Harlandale Independent School District trustees unanimously chose a new district leader Friday night, even as a state takeover looms over the district.
Trustees voted to select Gerardo Soto, the district’s executive director of operations, as Harlandale’s new superintendent.
The board named Soto the lone finalist for the job, but state law mandates trustees wait 21 days before voting to hire him. Soto would replace longtime Harlandale leader Rey Madrigal, who voluntarily retired from his position in early August, after trustees voted to start termination proceedings against him in July in the wake of a Texas Education Agency investigation that found issues with the district’s procurement practices, board dysfunction, and financial mismanagement.
Samantha Gallegos, previously HISD’s assistant superintendent of curriculum and instruction, has been serving as interim superintendent.
“In looking at all the intangibles and qualifications we had in a very strong pool of applicants, we felt strongly that Mr. Soto will provide the ability to showcase our educators in Harlandale ISD,” Board President Ricardo Moreno said. “He will put us in the best position to be the most successful. We are confident in his ability to point us in the right direction.”
The board received applications from 20 candidates and interviewed six candidates, Moreno said. The board plans to vote on Dec. 30 to officially hire Soto, he added. The district will negotiate Soto’s contract in the 21-day waiting period.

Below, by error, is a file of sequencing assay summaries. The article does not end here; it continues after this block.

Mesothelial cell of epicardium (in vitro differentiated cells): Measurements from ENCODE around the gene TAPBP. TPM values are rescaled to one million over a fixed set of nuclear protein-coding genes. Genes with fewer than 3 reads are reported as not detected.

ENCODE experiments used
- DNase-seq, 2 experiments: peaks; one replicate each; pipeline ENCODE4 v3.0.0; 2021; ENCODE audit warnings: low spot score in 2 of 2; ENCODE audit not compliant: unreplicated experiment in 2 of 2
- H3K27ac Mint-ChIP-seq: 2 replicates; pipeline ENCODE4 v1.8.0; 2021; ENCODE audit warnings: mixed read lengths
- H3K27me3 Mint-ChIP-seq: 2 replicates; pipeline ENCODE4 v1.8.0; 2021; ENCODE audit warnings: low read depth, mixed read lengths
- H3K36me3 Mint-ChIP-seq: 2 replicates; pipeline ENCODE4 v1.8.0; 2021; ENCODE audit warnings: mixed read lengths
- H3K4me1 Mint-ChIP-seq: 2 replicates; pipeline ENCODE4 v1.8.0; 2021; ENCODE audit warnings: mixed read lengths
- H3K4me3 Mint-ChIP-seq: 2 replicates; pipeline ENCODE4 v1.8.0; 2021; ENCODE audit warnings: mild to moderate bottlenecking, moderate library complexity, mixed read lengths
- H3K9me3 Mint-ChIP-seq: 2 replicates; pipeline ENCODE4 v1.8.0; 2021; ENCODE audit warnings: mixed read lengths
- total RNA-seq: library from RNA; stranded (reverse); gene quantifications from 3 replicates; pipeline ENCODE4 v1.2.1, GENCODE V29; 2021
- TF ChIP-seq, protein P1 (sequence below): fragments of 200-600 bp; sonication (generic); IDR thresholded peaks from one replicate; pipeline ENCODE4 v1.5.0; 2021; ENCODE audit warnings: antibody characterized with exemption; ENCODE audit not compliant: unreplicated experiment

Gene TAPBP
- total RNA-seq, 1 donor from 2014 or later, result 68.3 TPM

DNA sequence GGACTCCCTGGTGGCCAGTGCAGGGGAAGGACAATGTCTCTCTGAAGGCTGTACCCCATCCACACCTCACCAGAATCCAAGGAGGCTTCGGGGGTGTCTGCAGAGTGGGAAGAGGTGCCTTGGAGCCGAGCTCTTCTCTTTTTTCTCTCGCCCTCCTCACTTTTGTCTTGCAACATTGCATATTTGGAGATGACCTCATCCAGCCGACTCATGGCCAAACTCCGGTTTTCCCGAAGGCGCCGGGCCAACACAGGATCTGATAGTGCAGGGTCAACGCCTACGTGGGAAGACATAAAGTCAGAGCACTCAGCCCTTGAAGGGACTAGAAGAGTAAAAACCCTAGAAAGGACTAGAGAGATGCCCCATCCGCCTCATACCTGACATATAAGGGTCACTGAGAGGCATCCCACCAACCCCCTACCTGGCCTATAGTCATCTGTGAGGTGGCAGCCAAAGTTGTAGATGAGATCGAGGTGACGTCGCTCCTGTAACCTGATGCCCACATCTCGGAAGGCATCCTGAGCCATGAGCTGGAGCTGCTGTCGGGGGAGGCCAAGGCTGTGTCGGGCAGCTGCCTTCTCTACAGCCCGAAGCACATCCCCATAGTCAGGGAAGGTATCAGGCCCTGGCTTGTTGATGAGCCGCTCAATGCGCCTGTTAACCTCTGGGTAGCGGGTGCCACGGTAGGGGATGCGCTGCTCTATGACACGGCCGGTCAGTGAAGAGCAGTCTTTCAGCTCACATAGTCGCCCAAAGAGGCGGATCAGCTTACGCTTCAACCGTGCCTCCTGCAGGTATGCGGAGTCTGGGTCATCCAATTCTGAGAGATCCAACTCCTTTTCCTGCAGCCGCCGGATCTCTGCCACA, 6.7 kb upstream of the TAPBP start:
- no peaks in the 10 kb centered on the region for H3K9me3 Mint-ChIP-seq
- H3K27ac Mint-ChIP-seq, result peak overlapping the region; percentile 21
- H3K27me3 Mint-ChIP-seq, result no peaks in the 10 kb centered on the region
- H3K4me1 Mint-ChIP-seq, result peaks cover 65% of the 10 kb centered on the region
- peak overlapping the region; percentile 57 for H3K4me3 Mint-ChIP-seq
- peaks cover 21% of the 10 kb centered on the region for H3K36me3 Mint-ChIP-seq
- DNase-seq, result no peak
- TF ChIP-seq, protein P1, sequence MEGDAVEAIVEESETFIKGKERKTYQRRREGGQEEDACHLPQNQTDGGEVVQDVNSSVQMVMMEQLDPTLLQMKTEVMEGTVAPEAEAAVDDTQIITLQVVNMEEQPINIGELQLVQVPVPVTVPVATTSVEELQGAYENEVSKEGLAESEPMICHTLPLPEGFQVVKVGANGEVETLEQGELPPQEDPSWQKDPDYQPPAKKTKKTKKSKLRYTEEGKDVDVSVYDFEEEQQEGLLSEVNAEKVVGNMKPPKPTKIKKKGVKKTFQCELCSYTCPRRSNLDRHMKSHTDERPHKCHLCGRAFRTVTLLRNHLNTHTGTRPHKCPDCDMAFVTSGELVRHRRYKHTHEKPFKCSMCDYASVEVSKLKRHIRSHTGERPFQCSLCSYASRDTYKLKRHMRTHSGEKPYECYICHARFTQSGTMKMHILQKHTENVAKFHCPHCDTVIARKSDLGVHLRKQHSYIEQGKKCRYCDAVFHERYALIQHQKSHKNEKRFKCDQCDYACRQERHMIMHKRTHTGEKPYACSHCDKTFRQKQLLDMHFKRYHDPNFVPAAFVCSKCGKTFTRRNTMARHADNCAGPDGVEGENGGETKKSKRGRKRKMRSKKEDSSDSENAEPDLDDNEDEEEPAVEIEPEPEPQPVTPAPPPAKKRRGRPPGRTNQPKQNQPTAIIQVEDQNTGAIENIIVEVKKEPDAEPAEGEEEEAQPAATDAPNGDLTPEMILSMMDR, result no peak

Soto, who oversees the district’s operations, previously served as the principal of Frank Tejeda Academy, the district’s alternative campus. He has worked in public education for more than two decades, starting his career as a teacher’s assistant at Athens Elementary in South San ISD.
In late June, TEA officials notified Harlandale the agency intended to replace the elected board with an appointed board of managers. Harlandale officials appealed the announced sanctions in August, just days after Madrigal announced his retirement, but the district is still waiting to learn the result of its appeal.
The announced sanctions also permit Commissioner of Education Mike Morath to appoint a superintendent of his choosing, install a conservator with the power to override board votes, and lower the accreditation rating of the district. Since then, Morath has not announced whether he plans to move forward with the sanctions announced in June.
The board decided to seek a new superintendent despite not knowing whether its selection will be permanent or the state will install new district leadership.
A law firm employed by the school district oversaw the superintendent search process. Trustees narrowed down the pool of applicants to a smaller group for interviews in mid-November. The board conducted second-round interviews on Wednesday and Thursday.